People hang up more signs of missing residents and light candles from the partial collapse in Surfside where the rescue personnel continue their search for victims nearly 48 hours after the collapse
Isabella Cisternino, Camila Giron-Otano and Isabela Giron-Otano, from left to right, light candles in the sand near where search and rescue operations continue at the site of the partially collapsed 12-story Champlain Towers South condo building
The first victim of the Miami condo tower disaster was identified Friday as the mother of a 15-year-old boy who survived the wreckage.
Stacie Fang, 54, died Thursday when the Champlain Towers South in Surfside, near Miami Beach, suddenly collapsed around 1:30am that morning.
She was the mother of a 15-year-old boy who was dramatically rescued from the rubble with the help of a passing dog walker.
Crews have started to use heavy equipment including cranes to look for survivors
Buffeted by gusty winds and pelted by intermittent rain, two heavy cranes removed debris from the pile using large claws Friday, creating a din of crashing glass and metal as they picked up material and dumped it to the side.
Once the machines paused, firefighters wearing protective masks and carrying red buckets climbed atop the pile to remove smaller pieces by hand in hope of finding spots where people might be trapped.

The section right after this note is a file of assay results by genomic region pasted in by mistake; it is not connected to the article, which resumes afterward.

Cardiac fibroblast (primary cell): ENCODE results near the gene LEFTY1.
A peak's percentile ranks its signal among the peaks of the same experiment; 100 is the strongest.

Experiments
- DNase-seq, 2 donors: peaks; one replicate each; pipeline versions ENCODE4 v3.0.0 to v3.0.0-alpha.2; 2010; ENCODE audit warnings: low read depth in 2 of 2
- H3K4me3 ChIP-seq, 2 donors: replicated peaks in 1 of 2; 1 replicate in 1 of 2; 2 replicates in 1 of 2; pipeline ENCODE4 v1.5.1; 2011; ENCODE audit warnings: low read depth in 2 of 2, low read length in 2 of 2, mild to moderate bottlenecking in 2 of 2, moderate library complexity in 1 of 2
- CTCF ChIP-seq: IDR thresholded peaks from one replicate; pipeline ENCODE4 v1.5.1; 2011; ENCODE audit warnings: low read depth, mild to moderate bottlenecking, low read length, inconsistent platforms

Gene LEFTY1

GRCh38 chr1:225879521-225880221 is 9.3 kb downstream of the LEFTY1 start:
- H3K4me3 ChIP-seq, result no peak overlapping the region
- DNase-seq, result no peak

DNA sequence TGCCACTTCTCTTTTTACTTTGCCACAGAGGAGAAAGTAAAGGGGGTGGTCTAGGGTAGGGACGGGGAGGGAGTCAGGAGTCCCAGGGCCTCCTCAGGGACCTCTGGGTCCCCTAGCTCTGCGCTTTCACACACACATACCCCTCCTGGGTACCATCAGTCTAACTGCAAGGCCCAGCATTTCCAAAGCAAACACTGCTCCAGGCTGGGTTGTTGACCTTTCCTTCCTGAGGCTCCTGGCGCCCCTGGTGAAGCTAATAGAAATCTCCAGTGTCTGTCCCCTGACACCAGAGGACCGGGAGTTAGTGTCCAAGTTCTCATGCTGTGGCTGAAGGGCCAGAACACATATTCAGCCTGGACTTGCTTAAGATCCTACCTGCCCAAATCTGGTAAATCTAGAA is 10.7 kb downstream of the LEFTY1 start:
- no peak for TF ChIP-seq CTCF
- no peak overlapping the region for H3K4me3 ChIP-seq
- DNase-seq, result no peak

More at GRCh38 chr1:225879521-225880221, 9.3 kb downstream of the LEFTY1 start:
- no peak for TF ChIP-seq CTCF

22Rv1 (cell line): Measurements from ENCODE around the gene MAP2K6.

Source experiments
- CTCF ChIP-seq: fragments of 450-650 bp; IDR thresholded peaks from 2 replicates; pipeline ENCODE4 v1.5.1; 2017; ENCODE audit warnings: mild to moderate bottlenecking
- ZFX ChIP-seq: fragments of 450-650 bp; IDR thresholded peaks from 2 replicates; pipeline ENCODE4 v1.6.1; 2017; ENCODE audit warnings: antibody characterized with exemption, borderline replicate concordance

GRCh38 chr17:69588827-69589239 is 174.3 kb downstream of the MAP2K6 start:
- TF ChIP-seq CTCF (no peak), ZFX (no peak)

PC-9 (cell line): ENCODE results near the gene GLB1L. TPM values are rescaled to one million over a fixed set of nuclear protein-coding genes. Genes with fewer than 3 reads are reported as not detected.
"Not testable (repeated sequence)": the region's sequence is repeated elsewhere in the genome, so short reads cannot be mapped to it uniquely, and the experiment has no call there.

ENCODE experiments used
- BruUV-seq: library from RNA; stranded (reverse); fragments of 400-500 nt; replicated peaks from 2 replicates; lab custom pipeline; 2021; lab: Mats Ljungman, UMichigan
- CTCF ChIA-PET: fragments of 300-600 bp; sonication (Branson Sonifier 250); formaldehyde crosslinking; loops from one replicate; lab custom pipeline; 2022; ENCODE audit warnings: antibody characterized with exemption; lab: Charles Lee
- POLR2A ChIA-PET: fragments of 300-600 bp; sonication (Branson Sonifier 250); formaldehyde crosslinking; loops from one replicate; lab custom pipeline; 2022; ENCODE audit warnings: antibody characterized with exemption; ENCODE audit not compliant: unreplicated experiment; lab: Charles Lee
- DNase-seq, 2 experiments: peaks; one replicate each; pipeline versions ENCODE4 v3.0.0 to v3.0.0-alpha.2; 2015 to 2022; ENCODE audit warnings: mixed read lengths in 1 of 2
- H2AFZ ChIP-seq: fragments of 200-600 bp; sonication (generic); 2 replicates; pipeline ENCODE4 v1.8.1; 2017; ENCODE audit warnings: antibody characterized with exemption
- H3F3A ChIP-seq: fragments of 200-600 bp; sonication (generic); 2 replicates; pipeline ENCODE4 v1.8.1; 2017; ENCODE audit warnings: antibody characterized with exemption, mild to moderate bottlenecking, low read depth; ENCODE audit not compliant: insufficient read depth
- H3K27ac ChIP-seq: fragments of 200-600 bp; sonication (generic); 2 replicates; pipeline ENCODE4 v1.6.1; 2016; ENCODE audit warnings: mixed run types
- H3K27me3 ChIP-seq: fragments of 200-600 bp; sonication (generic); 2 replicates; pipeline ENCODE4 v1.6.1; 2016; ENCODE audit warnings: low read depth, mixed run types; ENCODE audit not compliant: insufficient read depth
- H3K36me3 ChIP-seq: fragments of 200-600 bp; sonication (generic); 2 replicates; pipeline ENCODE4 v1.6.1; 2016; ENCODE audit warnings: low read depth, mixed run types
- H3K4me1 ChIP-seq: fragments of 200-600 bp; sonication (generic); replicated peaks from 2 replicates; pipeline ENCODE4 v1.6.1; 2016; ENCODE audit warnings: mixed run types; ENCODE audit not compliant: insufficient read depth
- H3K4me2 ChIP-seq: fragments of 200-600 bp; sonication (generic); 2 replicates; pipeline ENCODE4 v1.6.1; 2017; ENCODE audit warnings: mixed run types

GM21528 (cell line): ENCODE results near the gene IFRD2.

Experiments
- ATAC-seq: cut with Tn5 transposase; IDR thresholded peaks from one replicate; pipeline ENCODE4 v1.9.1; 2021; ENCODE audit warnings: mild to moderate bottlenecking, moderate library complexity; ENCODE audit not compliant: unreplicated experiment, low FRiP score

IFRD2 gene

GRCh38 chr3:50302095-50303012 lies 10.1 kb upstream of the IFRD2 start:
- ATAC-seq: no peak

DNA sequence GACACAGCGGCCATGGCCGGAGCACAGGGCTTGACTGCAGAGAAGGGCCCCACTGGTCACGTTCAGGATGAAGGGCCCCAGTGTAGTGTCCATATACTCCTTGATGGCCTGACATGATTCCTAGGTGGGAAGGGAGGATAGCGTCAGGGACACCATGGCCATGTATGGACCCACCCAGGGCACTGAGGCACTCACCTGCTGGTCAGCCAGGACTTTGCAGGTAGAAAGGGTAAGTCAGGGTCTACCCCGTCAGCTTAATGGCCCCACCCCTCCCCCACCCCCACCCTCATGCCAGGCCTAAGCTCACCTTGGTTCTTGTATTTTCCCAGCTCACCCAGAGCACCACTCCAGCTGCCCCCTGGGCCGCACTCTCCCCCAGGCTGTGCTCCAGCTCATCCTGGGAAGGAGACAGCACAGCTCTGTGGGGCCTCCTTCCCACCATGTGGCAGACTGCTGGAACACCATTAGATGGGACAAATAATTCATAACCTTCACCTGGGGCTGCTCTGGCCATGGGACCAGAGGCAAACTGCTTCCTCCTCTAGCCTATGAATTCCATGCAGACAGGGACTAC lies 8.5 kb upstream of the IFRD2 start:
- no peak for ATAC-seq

Some of the building remained smoldering – and firefighters used crane trucks to spray water on the crumbled structure where intermittent fires had popped up.
In a parking garage, rescuers in knee-deep water used power tools to cut into the building from below.
Surfside Mayor Charles Burkett said crews were doing everything possible to save as many people as they could.
‘We do not have a resource problem, we have a luck problem,’ he said.
The search has not yet transitioned to recovery, though some family members waiting at a reunification center have given DNA samples in case they are needed to help identify victims, CNN reported.
Miami Dade Mayor Danielle Levine Cava told The New York Times that rescuers were using cameras, dogs and sonar equipment to look for survivors.
‘They are in the tunnels, they’re in the water, they’re on top of the rubble pile,’ she said. The pile’s instability made the work that much more delicate and dangerous.
She noted that the instability of the rubble pile made rescue efforts dangerous as crews ‘can’t dislodge pieces of debris that could injure them in the process.
‘They can’t dislodge debris that could possibly make it more difficult to continue the search,’ she had said earlier on Friday.
Experts have said that rescue efforts remain hopeful because people have been known to survive for weeks underneath rubble piles.
Police officers stand guard surrounded by smoke from a partially collapsed building in Surfside, north of Miami Beach
A man rides a bicycle surrounded by smoke from a partially collapsed building in Surfside, north of Miami Beach
A woman stands near a barricade tape near a partially collapsed residential building as the emergency crews continue search and rescue operations for survivors